Poached by Timothy Wheeler



British birders are renowned ornithological enthusiasts – the UK’s Royal Society for the Protection of Birds (RSPB) boasts more than a million members, a tremendous level of support for a conservation organization. According to Timothy Wheeler’s new documentary, some Brits are also obsessive collectors, stealing sometimes thousands of eggs from the nests of wild birds in pursuit of their odd hobby. Whether this type of activity poses significant survival threats to bird populations, Poached doesn’t quite make clear, a shortcoming that could limit appeal beyond core birding types and ardent conservation supporters.

Removing eggs from bird nests is a crime in the UK and probing the murky underworld of illegal egg collectors, the film turns up several men convicted of the offense who are willing to discuss their shady pasts. Matthew Gonshaw is an unrepentant collector who’s been convicted and jailed several times for stealing birds’ eggs, even earning the dubious distinction of a lifetime ban on entering Scotland during bird-breeding season. Displaying an anti-social streak wider than an eagle’s wingspan, Gonshaw remorselessly brags about pilfering thousands of bird eggs, compulsively persisting even after his initial arrest.

John Kinsely, another middle-aged former convict, tries to appear contrite about his former crimes as he shifts his interests to wild bird photography, but a fascination with egg collecting continually surfaces in his sometimes bizarre interview segments. Strangest of all is someone calling himself “Mr. X,” a man dressed in camouflage and wearing an outsized bird-of-prey mask who claims to be an active egg thief, stealing more than 100 a year for his stash of more than 3,000 specimens.

Arrayed against these self-styled outlaws is a diverse law enforcement community, including an investigative branch of the RSPB and a wildlife crimes unit specifically devoted to pursuing poachers. How this criminal activity has become such a major issue in the UK is a question the film leaves unanswered, since the perps claim to be in it mostly for personal satisfaction, rather than financial gain. “I’m doing it for the buzz really,” says Mr. X at one point.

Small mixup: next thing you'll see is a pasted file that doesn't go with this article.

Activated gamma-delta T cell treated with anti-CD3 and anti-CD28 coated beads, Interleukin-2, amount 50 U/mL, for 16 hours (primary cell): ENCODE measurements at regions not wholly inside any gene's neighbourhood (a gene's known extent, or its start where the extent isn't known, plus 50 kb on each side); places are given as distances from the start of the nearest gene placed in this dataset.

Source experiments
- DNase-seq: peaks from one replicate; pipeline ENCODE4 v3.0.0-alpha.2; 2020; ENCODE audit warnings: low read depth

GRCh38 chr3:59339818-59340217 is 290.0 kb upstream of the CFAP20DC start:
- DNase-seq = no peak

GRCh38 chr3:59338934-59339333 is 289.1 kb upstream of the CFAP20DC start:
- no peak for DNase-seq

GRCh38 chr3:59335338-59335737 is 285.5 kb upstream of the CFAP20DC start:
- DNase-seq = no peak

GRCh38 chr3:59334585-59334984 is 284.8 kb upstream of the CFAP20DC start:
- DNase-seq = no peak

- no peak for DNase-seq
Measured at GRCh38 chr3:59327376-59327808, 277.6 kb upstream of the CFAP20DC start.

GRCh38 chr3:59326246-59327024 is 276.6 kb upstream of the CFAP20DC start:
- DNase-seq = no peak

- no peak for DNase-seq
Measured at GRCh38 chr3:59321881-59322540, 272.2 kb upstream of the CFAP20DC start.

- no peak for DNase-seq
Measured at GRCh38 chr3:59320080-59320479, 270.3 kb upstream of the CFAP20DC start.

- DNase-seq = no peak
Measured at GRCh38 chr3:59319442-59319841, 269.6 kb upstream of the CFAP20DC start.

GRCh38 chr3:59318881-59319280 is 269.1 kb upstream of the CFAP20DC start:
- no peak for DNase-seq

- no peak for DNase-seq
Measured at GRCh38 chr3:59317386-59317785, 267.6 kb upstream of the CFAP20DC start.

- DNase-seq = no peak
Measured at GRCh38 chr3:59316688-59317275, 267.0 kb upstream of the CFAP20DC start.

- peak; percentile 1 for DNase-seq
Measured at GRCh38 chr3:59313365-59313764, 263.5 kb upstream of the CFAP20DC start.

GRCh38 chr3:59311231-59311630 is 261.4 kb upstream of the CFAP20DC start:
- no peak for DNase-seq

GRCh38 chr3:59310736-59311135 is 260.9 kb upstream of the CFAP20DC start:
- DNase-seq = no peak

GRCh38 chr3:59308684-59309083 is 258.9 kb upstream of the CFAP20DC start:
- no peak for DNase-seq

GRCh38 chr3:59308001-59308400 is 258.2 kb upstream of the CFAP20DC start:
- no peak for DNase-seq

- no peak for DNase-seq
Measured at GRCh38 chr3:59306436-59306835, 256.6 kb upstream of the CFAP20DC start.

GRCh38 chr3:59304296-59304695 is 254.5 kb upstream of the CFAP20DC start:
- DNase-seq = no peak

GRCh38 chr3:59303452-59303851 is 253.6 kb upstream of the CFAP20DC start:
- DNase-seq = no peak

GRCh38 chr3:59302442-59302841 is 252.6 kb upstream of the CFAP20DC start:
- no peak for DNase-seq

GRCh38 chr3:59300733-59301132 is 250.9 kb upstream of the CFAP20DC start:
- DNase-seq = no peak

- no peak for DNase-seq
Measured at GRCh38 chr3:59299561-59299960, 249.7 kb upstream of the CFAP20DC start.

The thieves who agree to be interviewed ironically claim to be bird lovers, but on the whole appear to be poorly socialized, single men without particularly viable social skills. Whatever the roots of their obsession, they don’t appear to give much consideration to the impacts that their acquisitive impulses have on bird populations after eggs are removed from the wild, particularly for rare species like golden eagles, ospreys and peregrine falcons. For their part, the filmmakers don’t give the topic much consideration either, concentrating their inquiries primarily on the poachers, rather than their prey.

Wheeler, an American documentary filmmaker, achieves surprisingly intimate access to these mild-mannered criminals, but spends an inordinate amount of time indulging their paranoid persecution tendencies and elaborate revenge schemes. One almost wonders whether their on-camera rants will end up as evidence in future prosecutions. Excellent wild bird and aerial drone landscape photography help lighten the tone a bit when the interview segments too often bog down in repetitive psychological profiling.

Production company: Doc Life Films
Director: Timothy Wheeler
Producer: Steve Brown
Director of photography: Timothy Wheeler
Editor: Eric Myerson
Music: Mark Orton
No rating, 91 minutes